Though, not all design work is fun! I think that a common misconception that students have when starting out in graphic design is that they get to be creative all day, every day. From my experience, while graphic design is more creative than your average job, I would say that I only get to be creative HALF of the time. The other half is spent setting up files, doing production work or conducting research. When you walk into a store and see signs for events and promotions everywhere, when you pass window displays, when you pick up a catalog or notice a product’s packaging…someone had to set up those files and send them to the printer. I’ve had entire weeks where I spent 10 hours a day in InDesign, outputting mechanicals to go to print. Being creative is a great asset, but knowing how to properly set up and deliver the files that that creativity is housed in is really important.
I Considered Other Careers Because I Didn’t Know What Graphic Design Was
I wish I’d had a mentor or someone who could have taught me about design. I would have discovered it that much earlier. I always read fashion magazines through my history and math classes (mid-90s issues of Bazaar were so great!) and I loved the world they showcased outside of my suburban town. I think I would have wanted to do something in the fashion industry….though I’m not sure what. Beyond that, I knew that I didn’t want to toil my life away doing mundane office work (which I ended up doing for two summers in college).
School Felt Never-Ending
For school, I am going to go out on a limb and say that overall, it’s less important about where you go — the weight of your employability is mostly based on the quality of your portfolio, your personality (are you easy to get along with and willing to do whatever it takes to get the job done?), who you know and of course, your experience / expertise.
My road to becoming a designer was a bit convoluted. When I was in high school, I would scour the school library for advertising books and anything to do with vintage Swiss poster design. I didn’t know any graphic designers though and the connection that design could be a viable career was completely lost on me. When I interviewed at a local art school, the professor told me that my portfolio needed more fine art — but I disliked drawing and painting. Looking at my angular collages, excessive use of rub-on letters and very sparse, graphic layouts, I really wish he had told me about the graphic design program. I walked out of that meeting feeling disillusioned and decided that I didn’t want to be “a starving artist.”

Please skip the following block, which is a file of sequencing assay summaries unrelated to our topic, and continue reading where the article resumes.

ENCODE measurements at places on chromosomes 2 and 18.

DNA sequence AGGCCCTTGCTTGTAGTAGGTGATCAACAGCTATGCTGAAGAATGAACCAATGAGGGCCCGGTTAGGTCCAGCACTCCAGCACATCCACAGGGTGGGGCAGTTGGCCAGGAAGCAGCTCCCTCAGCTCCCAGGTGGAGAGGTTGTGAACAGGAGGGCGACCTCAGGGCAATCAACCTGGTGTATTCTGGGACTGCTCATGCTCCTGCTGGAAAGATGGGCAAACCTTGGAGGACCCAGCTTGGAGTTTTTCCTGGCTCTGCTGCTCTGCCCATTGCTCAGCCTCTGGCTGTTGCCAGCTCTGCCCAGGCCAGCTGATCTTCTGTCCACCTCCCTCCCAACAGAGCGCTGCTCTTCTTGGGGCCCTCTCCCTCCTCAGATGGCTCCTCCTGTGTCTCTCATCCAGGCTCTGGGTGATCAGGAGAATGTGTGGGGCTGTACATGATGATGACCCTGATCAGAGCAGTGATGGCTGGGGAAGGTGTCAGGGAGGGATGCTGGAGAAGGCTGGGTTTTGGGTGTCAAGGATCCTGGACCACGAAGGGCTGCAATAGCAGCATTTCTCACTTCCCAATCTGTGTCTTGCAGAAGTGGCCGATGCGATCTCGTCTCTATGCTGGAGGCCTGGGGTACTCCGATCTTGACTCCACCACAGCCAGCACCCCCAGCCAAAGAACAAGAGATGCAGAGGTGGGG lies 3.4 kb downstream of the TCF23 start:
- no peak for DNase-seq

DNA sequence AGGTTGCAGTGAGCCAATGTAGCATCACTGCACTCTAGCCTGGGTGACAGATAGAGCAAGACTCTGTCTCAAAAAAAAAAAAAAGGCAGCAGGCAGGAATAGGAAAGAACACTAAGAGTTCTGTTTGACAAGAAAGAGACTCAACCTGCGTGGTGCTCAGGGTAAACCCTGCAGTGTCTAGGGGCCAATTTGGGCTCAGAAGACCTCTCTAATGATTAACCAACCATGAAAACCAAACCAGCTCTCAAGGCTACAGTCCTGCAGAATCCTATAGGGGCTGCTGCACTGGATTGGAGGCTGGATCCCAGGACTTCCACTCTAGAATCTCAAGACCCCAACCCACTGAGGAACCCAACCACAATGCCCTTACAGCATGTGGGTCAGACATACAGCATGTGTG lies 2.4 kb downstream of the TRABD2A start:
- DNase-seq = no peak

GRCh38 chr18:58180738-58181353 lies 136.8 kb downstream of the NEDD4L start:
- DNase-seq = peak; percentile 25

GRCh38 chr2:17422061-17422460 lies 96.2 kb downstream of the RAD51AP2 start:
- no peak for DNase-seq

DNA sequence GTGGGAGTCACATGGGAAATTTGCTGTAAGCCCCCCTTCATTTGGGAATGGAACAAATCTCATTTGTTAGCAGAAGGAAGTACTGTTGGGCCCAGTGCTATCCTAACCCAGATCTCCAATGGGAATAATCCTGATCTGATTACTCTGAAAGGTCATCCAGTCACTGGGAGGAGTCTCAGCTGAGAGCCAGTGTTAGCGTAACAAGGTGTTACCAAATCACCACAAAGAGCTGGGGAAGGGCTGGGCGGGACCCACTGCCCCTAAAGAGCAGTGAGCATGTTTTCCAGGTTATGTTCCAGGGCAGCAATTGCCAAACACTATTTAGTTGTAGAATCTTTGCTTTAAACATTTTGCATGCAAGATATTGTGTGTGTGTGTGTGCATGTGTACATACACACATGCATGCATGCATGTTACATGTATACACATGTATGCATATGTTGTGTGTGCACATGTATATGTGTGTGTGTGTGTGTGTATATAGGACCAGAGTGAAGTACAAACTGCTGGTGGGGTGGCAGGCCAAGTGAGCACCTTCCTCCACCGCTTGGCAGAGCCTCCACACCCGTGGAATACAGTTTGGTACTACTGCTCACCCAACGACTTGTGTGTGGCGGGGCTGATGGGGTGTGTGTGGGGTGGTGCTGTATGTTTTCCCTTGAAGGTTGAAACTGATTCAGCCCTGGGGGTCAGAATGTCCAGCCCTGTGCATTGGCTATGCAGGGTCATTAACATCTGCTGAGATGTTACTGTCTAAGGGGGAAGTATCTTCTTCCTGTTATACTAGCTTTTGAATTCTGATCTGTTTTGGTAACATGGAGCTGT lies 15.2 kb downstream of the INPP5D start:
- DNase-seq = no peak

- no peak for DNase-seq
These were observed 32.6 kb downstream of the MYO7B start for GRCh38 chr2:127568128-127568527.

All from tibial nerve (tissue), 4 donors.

Later, after spending some time in community college, I fell in love with an eBusiness class. Marketing was where it was at for me. I still dabbled in design but it was more of a visual experimentation and nothing professional.
In 2005, once I finished my business degree, I felt unsatisfied. I was a creative person by nature and people had begun to offer me freelance design work. I had a vision for what I wanted to do and started doing some fairly big jobs, but I wasn’t comfortable with my skill level — I wanted to know how to do things the right way instead of guessing. In 2006, I went back to community college for a two year design degree. The classes were small, affordable, thorough and the schedule allowed me to continue working. If you’re on a budget and live on your own, I highly recommend going the community college route. If you still have a thirst to learn more once you’re finished, you can always transfer to a four year school.
For Not Being a Metropolis, Portland Has a Lot to Offer
Besides being home to the behemoths that include W+K and CMD, there are so many small agencies scattered across this town and I am constantly discovering more. It’s quite unbelievable, really. Large companies like Nike, the U.S. headquarters for Adidas and Columbia Sportswear are located in town so there is a constant flow of work funneling down from them that keeps a lot of places busy. Four of the agencies I’ve worked at in the last year have 15 or less people and there are tons more that I’ve learned of only recently. Before I make Portland sound like a perfect utopia for designers, there has been a nonstop influx of creatives for probably the last 10 years now and the market is flooded. Competition can be stiff. Don’t just show up and expect to be handed a job! On the other hand, if you want to be a freelancer and run your own studio, the independent creative spirit is very much alive and well.
Do you have a question that you’re dying to have answered? Ask Nubby!